Under the direction of Erin Horst, Drake University students are determined to captivate audience members with their production of “Into the Woods” from April 1 to April 4.
“We are not stopping trying to entertain people and tell relevant stories and teach lessons,” said Shane Scandurra, a senior who is majoring in musical theatre and plays The Baker in the musical. “We’re not stopping that because we’re not barred from a virus, we’re just making sense of it.”
“Into the Woods” combines many popular fairytale stories, said Horst. Each character is striving to achieve something and they go out into the woods to get what they need.
When each character gets their happily ever after, things take a turn for the worse.
“They all do things that have affected their person, their morals and so that takes a toll,” Horst said. “And so, they suffer the consequences.”
Scandurra said the main lesson that audience members can learn from his character is how people “have to be able to accept the past in order to move forward into the future instead of clinging onto mistakes.”
Horst said that one of the reasons she decided to put on “Into the Woods” at Drake is to give students experience working with difficult music. The musical score is written by Stephen Sondheim, a composer known for difficult and intricate music.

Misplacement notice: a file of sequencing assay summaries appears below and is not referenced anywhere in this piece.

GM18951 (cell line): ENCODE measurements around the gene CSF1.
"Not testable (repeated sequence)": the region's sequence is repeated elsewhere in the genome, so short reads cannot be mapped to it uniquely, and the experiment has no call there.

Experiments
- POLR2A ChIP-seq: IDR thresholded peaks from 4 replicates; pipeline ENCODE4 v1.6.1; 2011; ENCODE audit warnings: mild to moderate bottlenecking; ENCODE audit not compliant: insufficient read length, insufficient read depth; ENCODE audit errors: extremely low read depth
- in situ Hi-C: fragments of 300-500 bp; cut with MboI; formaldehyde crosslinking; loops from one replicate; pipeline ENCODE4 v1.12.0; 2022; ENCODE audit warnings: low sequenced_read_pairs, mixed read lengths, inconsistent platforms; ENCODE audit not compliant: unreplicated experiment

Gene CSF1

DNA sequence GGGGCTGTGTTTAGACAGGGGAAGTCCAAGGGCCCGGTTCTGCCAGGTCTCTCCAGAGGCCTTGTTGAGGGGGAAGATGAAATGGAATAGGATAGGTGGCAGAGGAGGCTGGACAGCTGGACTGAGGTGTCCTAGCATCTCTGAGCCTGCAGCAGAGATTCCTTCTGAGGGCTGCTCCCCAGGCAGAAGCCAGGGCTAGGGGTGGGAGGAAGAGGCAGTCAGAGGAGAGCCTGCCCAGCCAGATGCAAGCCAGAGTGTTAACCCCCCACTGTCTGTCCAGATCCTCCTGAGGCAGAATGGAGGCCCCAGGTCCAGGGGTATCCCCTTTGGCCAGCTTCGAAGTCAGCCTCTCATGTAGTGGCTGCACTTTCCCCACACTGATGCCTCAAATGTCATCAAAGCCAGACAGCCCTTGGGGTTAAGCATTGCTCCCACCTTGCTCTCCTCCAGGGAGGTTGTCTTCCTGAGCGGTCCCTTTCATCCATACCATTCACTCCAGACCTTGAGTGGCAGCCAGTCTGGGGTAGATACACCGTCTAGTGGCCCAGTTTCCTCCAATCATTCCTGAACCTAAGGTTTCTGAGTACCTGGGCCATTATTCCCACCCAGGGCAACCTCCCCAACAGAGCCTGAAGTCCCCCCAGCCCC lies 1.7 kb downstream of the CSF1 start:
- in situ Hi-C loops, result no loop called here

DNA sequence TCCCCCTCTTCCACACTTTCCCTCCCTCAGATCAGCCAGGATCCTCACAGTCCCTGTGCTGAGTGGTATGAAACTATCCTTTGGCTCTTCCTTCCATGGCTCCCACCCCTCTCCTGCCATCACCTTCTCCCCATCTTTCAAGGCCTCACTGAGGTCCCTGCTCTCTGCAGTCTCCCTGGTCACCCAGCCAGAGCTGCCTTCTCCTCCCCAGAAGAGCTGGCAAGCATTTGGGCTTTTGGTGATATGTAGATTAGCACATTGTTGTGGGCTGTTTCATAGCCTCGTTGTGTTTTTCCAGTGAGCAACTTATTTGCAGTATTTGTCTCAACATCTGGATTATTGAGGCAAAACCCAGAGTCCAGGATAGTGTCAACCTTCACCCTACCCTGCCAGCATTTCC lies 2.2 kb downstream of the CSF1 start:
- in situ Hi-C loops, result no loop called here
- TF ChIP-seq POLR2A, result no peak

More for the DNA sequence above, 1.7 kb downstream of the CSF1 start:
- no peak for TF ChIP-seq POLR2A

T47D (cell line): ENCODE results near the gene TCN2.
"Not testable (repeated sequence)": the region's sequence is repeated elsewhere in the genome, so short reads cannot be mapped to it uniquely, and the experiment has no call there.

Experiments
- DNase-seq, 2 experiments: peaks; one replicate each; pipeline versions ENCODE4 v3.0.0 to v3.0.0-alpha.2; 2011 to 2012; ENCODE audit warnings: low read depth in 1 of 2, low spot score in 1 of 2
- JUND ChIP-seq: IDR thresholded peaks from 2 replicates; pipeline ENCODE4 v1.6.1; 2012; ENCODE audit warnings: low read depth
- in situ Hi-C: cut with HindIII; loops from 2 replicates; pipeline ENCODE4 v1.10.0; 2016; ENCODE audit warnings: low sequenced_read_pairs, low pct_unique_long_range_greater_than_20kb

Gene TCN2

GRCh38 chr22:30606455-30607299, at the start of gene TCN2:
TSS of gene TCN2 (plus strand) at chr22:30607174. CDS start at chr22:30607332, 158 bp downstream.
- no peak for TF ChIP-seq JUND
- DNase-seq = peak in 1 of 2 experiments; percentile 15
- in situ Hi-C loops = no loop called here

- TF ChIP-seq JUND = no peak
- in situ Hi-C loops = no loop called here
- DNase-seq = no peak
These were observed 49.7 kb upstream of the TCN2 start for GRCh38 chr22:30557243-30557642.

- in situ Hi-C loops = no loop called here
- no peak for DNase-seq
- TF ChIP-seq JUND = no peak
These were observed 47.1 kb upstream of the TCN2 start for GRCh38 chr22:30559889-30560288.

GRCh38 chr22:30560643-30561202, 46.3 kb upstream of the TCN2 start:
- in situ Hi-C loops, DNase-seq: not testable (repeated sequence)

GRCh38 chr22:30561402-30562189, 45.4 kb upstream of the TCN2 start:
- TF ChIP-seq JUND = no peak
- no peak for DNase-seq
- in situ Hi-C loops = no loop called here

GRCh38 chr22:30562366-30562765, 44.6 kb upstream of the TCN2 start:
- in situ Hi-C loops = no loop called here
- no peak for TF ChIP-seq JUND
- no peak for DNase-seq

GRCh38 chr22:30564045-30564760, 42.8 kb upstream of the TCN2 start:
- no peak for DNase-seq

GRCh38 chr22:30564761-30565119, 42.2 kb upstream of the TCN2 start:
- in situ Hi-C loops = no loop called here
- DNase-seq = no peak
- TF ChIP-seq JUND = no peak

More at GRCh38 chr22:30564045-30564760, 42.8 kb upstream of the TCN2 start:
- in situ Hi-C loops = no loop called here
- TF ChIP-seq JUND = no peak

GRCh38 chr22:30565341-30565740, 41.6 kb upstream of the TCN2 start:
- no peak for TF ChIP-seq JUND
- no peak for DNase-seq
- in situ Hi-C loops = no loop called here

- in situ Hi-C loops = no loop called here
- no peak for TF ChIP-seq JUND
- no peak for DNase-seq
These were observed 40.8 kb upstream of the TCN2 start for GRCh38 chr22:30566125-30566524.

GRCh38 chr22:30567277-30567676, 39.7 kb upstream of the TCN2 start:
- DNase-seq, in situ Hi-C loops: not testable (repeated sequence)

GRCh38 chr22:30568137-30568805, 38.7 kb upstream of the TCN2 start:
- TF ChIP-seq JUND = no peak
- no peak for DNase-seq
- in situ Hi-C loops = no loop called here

“You see these beautiful musical motifs and themes for each of the fairytale characters constantly being intertwined and mixed together,” Horst said. “I really wanted the students to get the experience because if you don’t have experience with Sondheim, you’re lacking a big part of your musical theatre training.”
Originally Horst wanted to do the show in a black box theatre to create an immersive experience for the audience. However, that is not possible due to the pandemic.
“We’re doing it in our big proscenium theatre, but we’re still doing it in an around style, and we’re doing it with four cameras,” Horst said. “We’ve placed the cameras around the whole set and so that’s been really complicated.”
The COVID-19 protocols have made it difficult for the cast to bond, said sophomore musical theatre major Rachel Kelsey, who plays Little Red Riding Hood in the show.
“The biggest thing I’ve noticed is that the students are missing connection between human beings,” Horst said. “I think that one of the biggest, most important parts of theatre and of acting is the connection you make with your fellow actors and the connection that you make with your audience.”
The production will be streamed in real time and shown in the studio theatre where the audience will be watching it on a screen. It is currently open to students and faculty in the fine arts department, but Horst is working on getting approval to open it up to the general public.
“It’s extra important now that our world is really lacking empathy and so I think theatre teaches empathy,” Horst said. “It connects us as a society, it bonds us as a society, it helps us understand other people’s perspectives.”